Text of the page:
Does being fat feel at all like being transsexual?
Traditionally, untreated transsexuality has been described as feeling as if your body is wrong; that your true self doesn’t match your body. (I say “traditionally” because it’s unclear how often that’s been a genuine description of some transsexuals’ experience, and how often that’s been what doctors have pressured transsexuals to say). That’s what being fat feels like, to me. I’m supposed to be thin, aren’t I? Not thin-thin, you know, just – normal-thin. But I don’t feel normal. I feel constantly abnormal.
I feel like someone who, somehow, wound up in the wrong body.
Of course, there’s a huge difference between what I feel and what pre-transition transsexuals feel. Transsexuals feel “wrong” in their bodies despite enourmous social pressure to accept the sex and gender they were born and assigned. I, on the other hand, feel wrong in my fat body because there’s been enourmous, nonstop social pressure teaching me to hate myself and my body for most of my life.
Transsexuals are pressured – brainwashed, even – to want the sex they were born into. (All of us face that pressure, actually – it’s just that most of us give in with so little resistance that we don’t even notice). The fact that in the face of so much pressure some transsexuals still want to transition is an indication, in my opinion, to me, that their need to transition is genuine. In contrast, I’ve been pressured – brainwashed, even – to want to change. And despite all I know, all I’ve learned, and my genuine passion for fat acceptance, I still sometimes see my reflection in a store window and think – geez, I’m so fat! Can that really be me?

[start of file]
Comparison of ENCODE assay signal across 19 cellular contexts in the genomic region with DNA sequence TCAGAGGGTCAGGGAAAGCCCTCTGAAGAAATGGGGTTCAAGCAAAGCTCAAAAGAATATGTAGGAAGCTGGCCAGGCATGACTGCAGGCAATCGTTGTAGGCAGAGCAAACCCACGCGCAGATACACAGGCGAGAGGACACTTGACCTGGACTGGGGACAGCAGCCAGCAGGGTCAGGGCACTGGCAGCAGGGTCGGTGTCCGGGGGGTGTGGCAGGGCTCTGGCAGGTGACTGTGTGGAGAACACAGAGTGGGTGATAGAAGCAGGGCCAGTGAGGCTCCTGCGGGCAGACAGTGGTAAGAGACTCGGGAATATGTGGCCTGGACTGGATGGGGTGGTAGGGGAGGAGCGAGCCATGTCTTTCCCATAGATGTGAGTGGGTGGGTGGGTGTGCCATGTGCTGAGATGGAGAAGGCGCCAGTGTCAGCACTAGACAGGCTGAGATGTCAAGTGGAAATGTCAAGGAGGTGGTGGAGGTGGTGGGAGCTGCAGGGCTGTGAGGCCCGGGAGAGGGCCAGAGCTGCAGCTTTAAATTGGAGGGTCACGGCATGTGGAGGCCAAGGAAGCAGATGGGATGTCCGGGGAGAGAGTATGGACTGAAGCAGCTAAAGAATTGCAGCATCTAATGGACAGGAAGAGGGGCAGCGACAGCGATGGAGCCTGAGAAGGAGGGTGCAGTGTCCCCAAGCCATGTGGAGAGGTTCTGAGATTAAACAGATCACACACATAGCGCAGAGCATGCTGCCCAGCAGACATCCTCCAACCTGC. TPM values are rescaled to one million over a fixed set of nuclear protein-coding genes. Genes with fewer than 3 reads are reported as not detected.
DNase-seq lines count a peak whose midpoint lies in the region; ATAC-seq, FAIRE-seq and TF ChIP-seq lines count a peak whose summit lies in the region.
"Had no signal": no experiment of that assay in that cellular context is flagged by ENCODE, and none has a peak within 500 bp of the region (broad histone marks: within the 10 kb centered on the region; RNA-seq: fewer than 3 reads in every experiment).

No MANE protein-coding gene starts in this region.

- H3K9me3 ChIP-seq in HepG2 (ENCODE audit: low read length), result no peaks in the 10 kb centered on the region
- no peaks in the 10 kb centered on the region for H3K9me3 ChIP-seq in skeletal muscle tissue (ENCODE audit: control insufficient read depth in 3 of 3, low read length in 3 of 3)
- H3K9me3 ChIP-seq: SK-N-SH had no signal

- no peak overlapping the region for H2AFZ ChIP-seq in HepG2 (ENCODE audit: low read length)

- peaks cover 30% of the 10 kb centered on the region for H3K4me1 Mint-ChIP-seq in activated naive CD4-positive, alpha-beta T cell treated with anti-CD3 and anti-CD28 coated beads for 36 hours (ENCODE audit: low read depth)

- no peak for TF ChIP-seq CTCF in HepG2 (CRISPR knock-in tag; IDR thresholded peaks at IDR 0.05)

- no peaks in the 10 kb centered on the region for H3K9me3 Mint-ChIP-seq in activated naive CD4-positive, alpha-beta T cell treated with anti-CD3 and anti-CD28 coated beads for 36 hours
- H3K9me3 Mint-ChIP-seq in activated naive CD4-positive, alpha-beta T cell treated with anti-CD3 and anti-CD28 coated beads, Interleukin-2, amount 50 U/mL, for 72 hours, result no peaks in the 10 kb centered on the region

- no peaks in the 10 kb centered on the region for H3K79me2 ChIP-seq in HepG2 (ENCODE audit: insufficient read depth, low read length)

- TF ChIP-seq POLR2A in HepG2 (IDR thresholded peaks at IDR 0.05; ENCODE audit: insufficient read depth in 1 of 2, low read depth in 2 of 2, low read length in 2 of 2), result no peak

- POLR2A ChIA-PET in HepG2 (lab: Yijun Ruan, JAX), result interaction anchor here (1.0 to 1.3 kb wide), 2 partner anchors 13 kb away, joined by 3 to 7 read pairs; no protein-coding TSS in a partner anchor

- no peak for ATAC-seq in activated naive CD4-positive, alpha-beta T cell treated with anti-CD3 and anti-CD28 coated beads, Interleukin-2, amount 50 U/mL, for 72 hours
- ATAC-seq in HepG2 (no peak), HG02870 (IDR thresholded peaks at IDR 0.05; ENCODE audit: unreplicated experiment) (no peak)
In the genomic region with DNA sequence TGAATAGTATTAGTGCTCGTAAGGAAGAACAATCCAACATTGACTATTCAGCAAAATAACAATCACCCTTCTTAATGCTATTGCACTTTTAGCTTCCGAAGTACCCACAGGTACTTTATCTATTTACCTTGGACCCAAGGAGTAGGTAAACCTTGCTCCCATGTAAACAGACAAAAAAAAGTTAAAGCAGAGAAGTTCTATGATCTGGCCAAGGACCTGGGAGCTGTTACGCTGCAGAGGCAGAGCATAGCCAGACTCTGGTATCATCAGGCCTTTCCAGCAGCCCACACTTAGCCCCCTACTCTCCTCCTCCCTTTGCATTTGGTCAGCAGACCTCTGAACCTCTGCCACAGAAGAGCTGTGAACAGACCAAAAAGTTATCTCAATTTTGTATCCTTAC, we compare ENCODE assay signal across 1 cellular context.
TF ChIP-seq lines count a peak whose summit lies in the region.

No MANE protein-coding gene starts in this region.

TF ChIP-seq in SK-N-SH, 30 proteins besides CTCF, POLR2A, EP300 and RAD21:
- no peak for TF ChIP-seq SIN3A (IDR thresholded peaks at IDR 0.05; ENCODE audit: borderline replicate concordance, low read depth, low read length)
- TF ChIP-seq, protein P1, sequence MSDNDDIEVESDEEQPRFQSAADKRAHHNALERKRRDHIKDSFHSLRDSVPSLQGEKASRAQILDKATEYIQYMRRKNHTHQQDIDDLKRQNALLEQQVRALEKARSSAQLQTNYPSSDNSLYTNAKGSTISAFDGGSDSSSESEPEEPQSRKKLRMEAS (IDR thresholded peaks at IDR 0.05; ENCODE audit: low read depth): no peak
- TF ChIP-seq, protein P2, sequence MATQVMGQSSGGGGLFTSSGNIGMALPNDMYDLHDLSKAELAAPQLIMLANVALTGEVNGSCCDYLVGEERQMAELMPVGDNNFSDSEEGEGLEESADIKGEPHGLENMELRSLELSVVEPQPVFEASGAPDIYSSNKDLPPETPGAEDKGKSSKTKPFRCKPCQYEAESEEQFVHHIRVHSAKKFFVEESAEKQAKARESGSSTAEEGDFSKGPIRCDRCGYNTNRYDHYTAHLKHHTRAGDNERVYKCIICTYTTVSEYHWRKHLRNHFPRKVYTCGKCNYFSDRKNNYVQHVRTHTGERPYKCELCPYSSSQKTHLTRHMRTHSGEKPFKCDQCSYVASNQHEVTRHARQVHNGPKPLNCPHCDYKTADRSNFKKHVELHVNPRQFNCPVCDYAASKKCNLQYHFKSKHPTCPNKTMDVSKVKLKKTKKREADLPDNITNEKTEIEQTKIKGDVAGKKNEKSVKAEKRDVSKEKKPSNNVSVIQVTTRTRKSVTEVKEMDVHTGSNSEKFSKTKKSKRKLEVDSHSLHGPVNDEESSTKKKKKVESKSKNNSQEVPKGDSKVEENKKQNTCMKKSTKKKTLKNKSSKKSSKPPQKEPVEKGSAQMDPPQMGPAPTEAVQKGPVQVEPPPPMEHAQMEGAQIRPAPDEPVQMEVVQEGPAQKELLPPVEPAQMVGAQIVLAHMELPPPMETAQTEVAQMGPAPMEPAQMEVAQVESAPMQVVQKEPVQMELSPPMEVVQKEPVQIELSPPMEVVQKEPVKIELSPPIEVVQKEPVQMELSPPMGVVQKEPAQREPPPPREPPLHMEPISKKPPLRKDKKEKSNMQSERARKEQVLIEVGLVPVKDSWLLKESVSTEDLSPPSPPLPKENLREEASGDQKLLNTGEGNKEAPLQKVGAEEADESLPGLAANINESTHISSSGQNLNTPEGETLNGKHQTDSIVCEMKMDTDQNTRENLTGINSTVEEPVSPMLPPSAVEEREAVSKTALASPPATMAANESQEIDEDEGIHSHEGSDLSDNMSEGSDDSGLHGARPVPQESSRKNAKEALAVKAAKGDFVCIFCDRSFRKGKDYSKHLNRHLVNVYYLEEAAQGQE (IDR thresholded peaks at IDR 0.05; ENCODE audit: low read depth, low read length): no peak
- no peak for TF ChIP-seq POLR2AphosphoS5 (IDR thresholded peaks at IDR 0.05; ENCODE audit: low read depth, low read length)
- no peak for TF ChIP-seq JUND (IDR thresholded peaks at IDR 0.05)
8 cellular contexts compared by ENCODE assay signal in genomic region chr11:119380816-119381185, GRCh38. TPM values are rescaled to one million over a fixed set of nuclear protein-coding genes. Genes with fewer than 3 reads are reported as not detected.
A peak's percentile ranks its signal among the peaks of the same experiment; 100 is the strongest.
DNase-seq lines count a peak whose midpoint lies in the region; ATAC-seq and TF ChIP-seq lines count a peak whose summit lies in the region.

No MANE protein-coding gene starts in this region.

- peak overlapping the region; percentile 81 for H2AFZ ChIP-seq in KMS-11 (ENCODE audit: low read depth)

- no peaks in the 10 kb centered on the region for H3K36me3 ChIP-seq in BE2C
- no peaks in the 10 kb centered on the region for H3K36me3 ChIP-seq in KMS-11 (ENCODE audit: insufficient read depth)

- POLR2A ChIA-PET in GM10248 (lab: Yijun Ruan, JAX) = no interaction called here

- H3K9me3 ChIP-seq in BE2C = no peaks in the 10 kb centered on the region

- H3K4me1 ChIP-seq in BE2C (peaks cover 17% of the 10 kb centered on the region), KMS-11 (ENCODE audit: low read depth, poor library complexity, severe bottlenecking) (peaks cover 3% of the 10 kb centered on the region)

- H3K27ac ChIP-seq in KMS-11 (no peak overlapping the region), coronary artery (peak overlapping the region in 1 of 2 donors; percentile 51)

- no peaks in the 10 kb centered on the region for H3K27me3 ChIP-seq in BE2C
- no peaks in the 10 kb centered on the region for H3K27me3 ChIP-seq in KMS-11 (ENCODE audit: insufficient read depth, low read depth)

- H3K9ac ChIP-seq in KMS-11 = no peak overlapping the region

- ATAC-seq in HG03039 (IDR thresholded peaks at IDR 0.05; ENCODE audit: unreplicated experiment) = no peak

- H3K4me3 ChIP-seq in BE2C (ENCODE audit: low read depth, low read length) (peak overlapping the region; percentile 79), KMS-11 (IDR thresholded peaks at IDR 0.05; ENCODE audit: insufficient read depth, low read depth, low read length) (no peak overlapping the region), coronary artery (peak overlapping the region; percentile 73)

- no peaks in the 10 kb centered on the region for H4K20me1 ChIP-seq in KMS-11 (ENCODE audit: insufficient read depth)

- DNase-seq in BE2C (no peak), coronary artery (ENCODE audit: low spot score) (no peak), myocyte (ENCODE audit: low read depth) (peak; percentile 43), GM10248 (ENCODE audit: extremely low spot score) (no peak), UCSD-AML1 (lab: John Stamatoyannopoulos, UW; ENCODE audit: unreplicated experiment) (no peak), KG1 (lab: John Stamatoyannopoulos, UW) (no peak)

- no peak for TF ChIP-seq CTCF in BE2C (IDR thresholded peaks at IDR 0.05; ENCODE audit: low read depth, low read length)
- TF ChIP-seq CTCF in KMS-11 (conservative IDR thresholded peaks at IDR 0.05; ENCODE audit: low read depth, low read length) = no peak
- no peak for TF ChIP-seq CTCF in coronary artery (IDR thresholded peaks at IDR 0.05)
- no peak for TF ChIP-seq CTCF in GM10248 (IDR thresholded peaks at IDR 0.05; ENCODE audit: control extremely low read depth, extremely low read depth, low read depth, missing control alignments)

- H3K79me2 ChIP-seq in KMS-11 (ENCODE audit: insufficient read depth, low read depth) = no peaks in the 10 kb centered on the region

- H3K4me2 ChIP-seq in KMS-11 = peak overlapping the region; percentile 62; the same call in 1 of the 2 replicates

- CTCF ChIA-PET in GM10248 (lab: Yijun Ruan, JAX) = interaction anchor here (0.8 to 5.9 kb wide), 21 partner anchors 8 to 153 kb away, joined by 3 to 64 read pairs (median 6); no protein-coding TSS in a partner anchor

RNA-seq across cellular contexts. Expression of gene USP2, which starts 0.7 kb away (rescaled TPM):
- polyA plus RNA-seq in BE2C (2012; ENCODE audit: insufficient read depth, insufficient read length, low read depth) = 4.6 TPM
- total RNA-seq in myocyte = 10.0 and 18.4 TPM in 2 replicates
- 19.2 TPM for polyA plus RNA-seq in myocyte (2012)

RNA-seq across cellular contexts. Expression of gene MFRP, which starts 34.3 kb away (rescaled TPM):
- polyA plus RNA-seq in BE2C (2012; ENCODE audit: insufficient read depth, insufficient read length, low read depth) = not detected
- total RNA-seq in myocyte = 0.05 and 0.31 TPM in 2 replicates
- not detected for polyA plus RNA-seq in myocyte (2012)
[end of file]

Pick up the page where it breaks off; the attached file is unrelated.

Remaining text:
But that’s the brainwash talking. Research has shown that most transsexuals who transition experience relief and feel the quality of their life has improved. That’s because their need for change was genuine, not brainwashing. If I were thin, I would face less social prejudice, and some things – like sitting in an airplane – would become more convenient. Many people I don’t care about would treat me better. But I wouldn’t be happier.
(Of course you’d be happier! My brainwashing replies. Thin is happiness, you fool!)
There’s another comparison between transsexuals and fat people – both groups are told that there’s a surgical cure. Increasingly, transsexuals are rejecting this message; more and more transsexuals are transitioning without surgery, or with plastic surgery but without genital reconstruction. I think that’s a good trend; there’s nothing wrong with transsexuals getting reconstructive surgery, but there’s also no reason that should be the one-size-fits-all solution for gender identity disorder.
But as transsexual surgery is on the decline, weight loss surgery is on the ascent. And although people think of it as a less major operation, in many ways having one’s stomach banded is a more radical – and more dangerious – surgery, with a higher deathrate.
I’m not trying to say that being fat is worse than being transsexual; on the contrary, it seems to me that anti-transsexual and transgender bigotry is far worse than anti-fat bigotry. Nor do I have a conclusion at this time, which is a shame, since conclusions at the end of blog posts lend a nice feeling of closure.